Bibliography

Getting Incentives Right: Improving Torts, Contracts, and Restitution

Robert D. Cooter and Ariel Porat (2014) Getting Incentives Right: Improving Torts, Contracts, and Restitution. Princeton University Press

Abstract

Law should promote the wellbeing of people. Tort law, which deals with accidents, should reduce their cost and frequency—an important matter, as accidents cause approximately 42 million hospital visits and 182 thousand deaths per year in the United States.1 Contract law, called upon in a range of activities from renting an apartment to buying an oil field, should lubricate these transactions. Transactions based on contract law generate approximately fifteen trillion dollars of national income annually in the United States.2 Restitution law, which mostly discourages people from using what belongs to others without their consent, should encourage people to supply benefits for others that markets cannot provide. In the law of torts, contracts, or restitution, the plaintiff in a suit is usually a private legal person such as a citizen or corporation, not the state as in a criminal trial. The defendant is often a private legal person as well. For these reasons, the law of torts, contracts, and restitution is called private law. By explaining how private law reduces accident costs, lubricates bargains, and encourages unrequested benefits, we will show three ways to improve the law of torts, contracts, and restitution. Before presenting our main claims, however, we briefly summarize the received economic analysis of torts, contracts, and restitution. Tort law creates incentives for manufacturers to design safer products, injurers and victims to take precautions, insurance companies to adjust their coverage, governments to build safer roads, and so on. By imposing the cost of accidents on the parties who can best avoid them, tort law can reduce the cost of accidents to society. Unfortunately, when tort law or regulations fail to do so, much money, time, and effort spent on preventing accidents are wasted. Thus, investments in precaution are too high or too low when the negligent injurers’ liability does not correspond to the social harm that injurers cause. Indeed, we spend too much money reducing a few small losses, as with some industrial chemicals, but we do not spend enough reducing numerous large losses, as with kerosene space heaters.3 A better use of the same resources could provide more safety at no more cost. “Inefficient expenditures” on safety sounds like dull accounting, but it is a matter of life and death. To make the world safer without wasting money, judges, legislators, and regulators need to improve tort law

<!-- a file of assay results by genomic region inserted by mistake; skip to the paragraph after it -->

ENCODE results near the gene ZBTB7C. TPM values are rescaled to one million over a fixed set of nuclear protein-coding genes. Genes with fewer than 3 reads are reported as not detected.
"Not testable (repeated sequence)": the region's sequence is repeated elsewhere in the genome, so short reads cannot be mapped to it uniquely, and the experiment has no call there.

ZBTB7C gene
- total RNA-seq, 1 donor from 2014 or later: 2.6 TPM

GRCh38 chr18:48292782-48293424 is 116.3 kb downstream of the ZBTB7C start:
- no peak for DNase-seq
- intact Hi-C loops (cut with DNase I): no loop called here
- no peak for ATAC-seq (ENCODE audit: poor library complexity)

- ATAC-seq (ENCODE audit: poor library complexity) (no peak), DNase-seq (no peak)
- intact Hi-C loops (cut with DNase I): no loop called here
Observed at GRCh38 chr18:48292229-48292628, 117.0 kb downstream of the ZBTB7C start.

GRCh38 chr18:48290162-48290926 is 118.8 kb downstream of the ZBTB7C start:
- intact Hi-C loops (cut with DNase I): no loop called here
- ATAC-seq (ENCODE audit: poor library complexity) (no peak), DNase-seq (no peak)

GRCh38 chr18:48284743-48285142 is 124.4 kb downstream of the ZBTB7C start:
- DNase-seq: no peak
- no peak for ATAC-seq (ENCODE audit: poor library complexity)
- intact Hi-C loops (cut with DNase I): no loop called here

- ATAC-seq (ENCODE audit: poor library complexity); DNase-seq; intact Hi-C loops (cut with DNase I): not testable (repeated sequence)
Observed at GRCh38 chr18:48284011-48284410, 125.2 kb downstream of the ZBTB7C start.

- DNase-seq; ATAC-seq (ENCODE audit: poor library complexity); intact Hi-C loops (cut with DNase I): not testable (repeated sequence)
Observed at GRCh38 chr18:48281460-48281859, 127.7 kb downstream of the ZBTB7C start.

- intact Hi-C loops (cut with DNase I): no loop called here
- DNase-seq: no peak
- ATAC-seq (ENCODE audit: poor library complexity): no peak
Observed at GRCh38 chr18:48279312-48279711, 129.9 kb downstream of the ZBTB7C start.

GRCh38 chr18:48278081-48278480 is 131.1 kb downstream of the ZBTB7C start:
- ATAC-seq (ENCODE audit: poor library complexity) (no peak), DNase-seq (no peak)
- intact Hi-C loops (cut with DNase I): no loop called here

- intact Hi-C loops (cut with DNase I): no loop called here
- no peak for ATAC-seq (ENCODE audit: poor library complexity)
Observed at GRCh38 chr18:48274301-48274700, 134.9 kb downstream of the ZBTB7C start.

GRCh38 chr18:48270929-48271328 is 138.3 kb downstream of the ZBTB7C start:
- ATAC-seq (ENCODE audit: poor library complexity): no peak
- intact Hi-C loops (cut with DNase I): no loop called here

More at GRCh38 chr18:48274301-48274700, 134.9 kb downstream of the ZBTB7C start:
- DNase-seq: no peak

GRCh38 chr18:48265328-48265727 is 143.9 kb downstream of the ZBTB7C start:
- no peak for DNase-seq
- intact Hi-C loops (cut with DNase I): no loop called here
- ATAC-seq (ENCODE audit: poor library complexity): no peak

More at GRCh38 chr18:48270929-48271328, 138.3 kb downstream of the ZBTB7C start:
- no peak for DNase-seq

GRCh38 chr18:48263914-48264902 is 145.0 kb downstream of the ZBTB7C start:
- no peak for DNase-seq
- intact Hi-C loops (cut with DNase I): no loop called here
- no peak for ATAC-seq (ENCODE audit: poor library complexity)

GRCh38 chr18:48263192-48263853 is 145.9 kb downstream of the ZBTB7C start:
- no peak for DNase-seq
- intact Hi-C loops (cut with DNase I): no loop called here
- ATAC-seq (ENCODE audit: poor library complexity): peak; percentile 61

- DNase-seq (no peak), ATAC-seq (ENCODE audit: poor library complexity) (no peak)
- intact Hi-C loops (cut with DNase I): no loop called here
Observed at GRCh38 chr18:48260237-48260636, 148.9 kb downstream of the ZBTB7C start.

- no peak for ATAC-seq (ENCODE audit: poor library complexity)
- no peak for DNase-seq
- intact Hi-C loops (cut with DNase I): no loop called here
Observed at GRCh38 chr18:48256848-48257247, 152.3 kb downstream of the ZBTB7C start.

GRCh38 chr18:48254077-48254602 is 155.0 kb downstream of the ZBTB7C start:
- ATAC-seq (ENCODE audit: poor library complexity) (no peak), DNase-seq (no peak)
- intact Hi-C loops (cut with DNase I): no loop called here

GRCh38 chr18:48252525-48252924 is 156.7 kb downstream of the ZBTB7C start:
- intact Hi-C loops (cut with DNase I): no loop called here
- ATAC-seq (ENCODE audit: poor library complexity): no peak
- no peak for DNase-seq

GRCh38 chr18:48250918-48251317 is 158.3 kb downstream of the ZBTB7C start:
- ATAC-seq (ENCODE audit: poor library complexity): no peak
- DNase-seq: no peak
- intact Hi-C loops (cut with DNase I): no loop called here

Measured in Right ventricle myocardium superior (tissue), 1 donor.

: Robert D. Cooter
: Ariel Porat
: eBook
: Bahasa Inggris
:
: ebook 266
: Princeton University Press
:
: 2014
:
Subyek / Keywords :
egligence—United States, Torts—United States, Contracts—United States, Compensation (Law)—United States, Restitution
Physical Location :
  • 00131489   Perpustakaan Pusat UMY
Digital Copies :
  • Getting Incentives Right full_text.pdf [5981 KB]

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